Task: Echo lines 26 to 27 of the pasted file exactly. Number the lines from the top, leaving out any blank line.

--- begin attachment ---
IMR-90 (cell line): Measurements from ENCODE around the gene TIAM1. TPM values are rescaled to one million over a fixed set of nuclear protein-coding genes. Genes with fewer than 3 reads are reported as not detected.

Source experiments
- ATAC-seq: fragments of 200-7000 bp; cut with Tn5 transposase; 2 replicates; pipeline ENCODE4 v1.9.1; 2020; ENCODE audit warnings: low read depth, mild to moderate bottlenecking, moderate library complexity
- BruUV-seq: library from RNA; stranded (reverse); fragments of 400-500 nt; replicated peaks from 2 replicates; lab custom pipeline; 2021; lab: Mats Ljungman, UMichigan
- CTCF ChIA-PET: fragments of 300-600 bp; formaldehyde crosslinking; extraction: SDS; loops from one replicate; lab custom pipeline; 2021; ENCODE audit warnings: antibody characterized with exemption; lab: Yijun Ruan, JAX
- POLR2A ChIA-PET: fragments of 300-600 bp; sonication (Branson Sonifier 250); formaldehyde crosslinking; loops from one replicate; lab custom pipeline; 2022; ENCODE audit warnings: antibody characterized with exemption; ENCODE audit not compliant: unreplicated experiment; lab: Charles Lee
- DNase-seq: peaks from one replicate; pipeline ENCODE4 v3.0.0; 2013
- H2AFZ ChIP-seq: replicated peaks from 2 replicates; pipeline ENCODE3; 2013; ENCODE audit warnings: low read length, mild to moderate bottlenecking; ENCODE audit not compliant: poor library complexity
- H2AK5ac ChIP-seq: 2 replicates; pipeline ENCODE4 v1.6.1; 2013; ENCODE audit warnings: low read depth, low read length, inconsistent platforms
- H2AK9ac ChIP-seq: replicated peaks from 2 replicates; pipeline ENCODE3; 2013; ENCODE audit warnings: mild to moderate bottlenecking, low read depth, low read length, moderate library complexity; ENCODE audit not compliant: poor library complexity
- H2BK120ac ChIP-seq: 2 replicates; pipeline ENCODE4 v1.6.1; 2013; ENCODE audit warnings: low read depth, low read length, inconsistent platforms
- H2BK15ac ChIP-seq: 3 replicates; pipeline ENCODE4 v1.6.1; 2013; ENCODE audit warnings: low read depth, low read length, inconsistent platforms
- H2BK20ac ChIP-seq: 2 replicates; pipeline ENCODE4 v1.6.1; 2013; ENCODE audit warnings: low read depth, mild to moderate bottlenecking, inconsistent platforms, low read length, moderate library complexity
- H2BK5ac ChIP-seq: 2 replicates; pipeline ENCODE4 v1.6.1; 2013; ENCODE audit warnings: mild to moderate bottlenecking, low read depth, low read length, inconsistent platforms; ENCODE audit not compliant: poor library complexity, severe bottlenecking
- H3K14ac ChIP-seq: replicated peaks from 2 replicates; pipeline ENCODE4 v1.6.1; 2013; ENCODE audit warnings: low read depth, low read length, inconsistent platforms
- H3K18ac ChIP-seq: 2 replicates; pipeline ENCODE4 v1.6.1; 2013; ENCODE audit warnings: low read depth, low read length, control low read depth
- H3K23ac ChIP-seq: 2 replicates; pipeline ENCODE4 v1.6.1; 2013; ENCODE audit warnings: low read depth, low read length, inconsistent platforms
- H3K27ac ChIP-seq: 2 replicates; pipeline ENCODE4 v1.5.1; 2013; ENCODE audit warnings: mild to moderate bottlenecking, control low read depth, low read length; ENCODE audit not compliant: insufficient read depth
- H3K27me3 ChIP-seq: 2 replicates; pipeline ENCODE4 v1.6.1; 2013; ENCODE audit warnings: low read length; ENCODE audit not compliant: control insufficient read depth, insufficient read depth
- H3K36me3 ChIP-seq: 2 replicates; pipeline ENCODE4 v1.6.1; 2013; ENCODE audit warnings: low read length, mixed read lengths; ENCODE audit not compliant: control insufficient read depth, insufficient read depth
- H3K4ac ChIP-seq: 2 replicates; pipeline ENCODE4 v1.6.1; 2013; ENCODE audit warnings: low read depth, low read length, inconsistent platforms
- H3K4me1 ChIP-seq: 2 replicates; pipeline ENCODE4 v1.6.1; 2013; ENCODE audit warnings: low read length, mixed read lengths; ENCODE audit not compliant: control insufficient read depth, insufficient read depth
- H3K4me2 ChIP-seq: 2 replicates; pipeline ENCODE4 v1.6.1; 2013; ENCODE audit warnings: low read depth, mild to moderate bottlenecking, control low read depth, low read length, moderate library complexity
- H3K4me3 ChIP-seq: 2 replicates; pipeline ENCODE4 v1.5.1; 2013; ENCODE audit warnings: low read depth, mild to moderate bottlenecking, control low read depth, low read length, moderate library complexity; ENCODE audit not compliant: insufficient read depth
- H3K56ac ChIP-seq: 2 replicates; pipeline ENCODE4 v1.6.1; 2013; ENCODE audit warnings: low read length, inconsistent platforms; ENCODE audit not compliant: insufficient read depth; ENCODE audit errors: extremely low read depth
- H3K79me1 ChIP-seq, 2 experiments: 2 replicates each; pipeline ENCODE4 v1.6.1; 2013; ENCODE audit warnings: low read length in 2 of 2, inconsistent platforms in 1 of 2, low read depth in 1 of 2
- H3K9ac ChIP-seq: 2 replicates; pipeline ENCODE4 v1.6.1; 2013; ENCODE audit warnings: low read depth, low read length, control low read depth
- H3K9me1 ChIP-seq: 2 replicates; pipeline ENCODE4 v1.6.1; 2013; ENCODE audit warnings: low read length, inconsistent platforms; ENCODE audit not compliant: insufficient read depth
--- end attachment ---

- H3K79me1 ChIP-seq, 2 experiments: 2 replicates each; pipeline ENCODE4 v1.6.1; 2013; ENCODE audit warnings: low read length in 2 of 2, inconsistent platforms in 1 of 2, low read depth in 1 of 2
- H3K9ac ChIP-seq: 2 replicates; pipeline ENCODE4 v1.6.1; 2013; ENCODE audit warnings: low read depth, low read length, control low read depth